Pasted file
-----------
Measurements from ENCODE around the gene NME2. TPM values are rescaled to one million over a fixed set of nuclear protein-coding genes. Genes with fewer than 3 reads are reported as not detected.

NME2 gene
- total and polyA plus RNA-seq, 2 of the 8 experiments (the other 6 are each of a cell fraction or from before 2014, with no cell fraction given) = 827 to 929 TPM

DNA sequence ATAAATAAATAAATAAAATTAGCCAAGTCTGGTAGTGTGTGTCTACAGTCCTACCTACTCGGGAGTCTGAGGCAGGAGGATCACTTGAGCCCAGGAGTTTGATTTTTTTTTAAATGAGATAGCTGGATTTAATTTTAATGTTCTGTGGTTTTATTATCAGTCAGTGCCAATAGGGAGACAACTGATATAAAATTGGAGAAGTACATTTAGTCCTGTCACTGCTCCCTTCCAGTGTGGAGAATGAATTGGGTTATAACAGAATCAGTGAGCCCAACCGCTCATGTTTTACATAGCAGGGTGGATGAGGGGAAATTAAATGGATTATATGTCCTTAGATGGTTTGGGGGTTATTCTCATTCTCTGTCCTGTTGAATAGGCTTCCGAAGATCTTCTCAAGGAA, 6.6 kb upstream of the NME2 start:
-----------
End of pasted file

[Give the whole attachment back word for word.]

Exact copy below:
Measurements from ENCODE around the gene NME2. TPM values are rescaled to one million over a fixed set of nuclear protein-coding genes. Genes with fewer than 3 reads are reported as not detected.

NME2 gene
- total and polyA plus RNA-seq, 2 of the 8 experiments (the other 6 are each of a cell fraction or from before 2014, with no cell fraction given) = 827 to 929 TPM

DNA sequence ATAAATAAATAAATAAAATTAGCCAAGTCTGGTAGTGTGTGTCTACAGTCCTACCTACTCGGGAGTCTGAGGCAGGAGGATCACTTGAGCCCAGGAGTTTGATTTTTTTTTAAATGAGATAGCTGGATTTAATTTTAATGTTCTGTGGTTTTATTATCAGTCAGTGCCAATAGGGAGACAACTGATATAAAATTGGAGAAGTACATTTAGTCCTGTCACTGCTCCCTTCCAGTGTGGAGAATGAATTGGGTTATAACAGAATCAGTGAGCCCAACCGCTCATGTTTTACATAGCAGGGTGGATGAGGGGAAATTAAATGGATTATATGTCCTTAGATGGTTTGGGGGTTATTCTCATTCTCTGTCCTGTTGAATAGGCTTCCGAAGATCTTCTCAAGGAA, 6.6 kb upstream of the NME2 start: